Notes: A proprietary Vanguard index suggests the U.S. dollar was undervalued in 2013. We estimate that about 28% of the dollar’s 3.1% average annual rise during the decade that ended September 30, 2023, owed to faster productivity and interest rate growth in the U.S. compared with most other countries. Conditional mean reversion—the market’s tendency to eventually correct under- and overvaluations relative to fundamentals—explains about one-third (32%) of the increase. The remaining 40% rise does not appear justified by fundamental economic conditions, leaving the U.S. dollar overvalued. We expect the dollar to return to fair value in the coming decade, thanks to conditional mean reversion. Historical index attribution and the decomposition of our median dollar forecast into the drivers shown are based on an error correction model. 

Sources: Vanguard calculations, based on data from Refinitiv and the International Monetary Fund, as of September 30, 2023.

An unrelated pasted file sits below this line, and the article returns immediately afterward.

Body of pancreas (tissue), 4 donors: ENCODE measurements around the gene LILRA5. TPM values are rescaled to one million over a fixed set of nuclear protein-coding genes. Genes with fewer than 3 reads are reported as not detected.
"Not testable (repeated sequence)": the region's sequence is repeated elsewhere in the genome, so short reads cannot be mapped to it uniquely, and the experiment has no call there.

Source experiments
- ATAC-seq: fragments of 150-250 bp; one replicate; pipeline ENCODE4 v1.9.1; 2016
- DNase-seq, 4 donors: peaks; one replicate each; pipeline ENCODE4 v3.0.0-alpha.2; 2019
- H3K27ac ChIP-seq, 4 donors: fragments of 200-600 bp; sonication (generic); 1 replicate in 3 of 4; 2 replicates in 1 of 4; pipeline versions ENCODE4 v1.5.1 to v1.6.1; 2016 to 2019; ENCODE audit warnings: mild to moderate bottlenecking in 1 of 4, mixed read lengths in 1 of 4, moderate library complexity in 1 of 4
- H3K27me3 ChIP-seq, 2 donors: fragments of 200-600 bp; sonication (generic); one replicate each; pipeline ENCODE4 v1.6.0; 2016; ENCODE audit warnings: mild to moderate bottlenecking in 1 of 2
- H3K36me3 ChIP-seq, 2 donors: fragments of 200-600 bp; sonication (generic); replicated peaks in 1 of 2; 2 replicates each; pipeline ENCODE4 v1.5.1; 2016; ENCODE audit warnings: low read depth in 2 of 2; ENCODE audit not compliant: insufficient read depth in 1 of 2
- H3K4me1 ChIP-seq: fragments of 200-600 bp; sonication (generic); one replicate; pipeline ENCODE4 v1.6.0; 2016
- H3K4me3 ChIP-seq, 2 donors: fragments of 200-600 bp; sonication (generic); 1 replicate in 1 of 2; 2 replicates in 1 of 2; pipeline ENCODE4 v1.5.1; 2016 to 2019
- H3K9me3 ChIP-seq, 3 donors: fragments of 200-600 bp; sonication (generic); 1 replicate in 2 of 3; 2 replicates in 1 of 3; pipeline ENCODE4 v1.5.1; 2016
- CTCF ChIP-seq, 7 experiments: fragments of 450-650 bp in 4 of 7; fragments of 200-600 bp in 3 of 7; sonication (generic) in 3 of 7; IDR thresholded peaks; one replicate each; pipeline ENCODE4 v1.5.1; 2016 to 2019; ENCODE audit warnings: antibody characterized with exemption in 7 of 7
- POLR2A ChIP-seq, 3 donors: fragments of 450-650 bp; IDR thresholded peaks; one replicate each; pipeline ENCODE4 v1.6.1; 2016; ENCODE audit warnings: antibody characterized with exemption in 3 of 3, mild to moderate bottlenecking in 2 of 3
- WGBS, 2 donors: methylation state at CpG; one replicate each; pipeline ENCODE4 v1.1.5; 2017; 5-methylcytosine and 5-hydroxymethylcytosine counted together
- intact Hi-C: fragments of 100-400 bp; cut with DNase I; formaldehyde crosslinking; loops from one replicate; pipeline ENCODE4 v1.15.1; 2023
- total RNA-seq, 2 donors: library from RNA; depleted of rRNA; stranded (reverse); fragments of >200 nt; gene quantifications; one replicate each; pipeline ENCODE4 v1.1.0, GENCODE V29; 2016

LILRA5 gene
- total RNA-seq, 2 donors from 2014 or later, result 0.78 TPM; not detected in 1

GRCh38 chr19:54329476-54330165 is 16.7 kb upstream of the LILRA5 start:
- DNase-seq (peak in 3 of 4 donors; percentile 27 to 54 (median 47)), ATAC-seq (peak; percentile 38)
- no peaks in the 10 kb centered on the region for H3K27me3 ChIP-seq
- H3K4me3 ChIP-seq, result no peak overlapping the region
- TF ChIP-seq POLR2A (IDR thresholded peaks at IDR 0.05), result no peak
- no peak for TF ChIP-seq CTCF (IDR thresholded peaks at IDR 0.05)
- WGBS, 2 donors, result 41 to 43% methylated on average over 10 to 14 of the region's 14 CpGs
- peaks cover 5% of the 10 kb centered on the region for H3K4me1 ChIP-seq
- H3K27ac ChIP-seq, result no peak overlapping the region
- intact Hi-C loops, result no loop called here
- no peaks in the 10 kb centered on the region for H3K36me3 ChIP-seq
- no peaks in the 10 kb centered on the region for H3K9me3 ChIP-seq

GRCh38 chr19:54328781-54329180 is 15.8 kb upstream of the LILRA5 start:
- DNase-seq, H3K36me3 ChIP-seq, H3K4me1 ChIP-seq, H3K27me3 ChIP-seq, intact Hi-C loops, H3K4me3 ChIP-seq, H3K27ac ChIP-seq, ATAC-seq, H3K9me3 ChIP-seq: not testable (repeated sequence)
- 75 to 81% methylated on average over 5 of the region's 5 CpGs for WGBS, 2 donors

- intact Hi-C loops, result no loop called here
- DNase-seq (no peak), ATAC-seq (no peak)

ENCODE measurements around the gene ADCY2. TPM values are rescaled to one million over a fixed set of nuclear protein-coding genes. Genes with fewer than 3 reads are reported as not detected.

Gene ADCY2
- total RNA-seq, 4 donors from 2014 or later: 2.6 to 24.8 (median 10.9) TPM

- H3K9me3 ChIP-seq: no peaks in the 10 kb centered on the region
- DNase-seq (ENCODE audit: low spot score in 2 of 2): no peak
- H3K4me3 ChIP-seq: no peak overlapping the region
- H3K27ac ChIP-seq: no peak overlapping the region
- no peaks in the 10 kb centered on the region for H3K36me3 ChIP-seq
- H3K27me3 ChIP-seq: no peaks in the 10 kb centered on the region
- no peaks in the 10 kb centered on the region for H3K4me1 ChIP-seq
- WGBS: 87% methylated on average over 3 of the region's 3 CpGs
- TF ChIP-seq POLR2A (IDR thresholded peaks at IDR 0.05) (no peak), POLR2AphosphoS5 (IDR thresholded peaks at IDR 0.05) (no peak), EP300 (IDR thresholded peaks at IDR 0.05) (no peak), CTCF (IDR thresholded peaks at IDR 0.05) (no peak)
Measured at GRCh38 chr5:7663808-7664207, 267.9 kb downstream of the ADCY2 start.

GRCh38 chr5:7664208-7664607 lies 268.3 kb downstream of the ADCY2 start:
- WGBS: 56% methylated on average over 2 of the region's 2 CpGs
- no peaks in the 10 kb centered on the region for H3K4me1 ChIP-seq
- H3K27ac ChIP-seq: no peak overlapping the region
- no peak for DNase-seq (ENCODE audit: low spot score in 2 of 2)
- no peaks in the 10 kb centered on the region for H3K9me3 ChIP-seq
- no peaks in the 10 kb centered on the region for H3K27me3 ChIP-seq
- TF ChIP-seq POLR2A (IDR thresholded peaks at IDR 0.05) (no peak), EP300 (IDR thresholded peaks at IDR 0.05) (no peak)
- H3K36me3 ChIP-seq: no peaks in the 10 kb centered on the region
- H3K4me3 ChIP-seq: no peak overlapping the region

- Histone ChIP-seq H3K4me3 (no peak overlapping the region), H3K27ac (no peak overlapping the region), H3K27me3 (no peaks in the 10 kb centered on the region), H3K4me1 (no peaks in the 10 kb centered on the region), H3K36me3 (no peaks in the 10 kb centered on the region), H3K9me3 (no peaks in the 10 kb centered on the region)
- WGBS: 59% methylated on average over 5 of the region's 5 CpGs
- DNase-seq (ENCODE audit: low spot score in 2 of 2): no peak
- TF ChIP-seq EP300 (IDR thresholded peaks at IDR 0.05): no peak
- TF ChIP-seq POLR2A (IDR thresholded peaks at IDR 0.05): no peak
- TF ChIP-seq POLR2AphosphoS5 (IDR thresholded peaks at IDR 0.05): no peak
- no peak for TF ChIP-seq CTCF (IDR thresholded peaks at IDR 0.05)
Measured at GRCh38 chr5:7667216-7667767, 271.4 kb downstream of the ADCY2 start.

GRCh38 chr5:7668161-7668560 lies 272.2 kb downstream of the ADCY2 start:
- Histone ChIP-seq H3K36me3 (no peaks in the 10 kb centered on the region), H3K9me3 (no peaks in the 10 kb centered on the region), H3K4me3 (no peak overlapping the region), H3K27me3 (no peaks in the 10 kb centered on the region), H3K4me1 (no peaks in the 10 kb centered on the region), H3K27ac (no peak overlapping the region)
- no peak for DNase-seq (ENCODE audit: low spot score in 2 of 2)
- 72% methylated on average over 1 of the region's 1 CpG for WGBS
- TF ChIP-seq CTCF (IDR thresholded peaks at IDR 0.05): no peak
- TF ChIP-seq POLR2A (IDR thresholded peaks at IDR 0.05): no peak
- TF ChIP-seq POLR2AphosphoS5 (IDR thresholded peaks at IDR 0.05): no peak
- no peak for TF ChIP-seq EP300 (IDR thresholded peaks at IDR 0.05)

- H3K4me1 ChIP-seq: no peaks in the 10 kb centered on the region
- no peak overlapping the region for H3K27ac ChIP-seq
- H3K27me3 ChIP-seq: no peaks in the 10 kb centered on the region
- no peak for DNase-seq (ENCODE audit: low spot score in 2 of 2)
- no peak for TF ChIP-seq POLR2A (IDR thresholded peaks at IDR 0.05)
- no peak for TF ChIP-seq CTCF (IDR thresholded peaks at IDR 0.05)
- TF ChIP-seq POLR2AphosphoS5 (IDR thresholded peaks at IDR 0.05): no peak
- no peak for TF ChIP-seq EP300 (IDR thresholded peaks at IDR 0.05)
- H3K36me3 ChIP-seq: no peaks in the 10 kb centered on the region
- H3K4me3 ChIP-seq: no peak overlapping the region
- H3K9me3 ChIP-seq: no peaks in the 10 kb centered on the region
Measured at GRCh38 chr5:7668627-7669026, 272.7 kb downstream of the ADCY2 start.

3. Policy rates differences. Changes in short-term (2-year) bond yields reflect expectations for central banks’ policy rates. We expect differences in cross-border short-term rates to continue to make a negligible positive contribution to the dollar as global inflation and policy rate differences converge in line with our economic outlook.

4. Inflation rate differences. Conventional wisdom suggests that higher inflation in one country should weaken its currency. When central banks have credible inflation-targeting frameworks, however, research finds that—all other factors being equal—upturns in inflation strengthen their currencies. That’s because accelerating price gains for goods and services also lead to higher expected interest rates. Cross-border inflation differentials boosted the dollar modestly in the last 10 years but likely will be a small force for depreciation going forward. 

 

Even if the United States confounds our expectations by delivering meaningfully better productivity or higher long-term real rates than other countries in the coming decade, we think these factors will only modestly offset, rather than cancel out, the looming depreciation of the dollar. That said, overvaluation is not necessarily an indication that a dollar sell-off is imminent, especially if the global economy is headed for recession.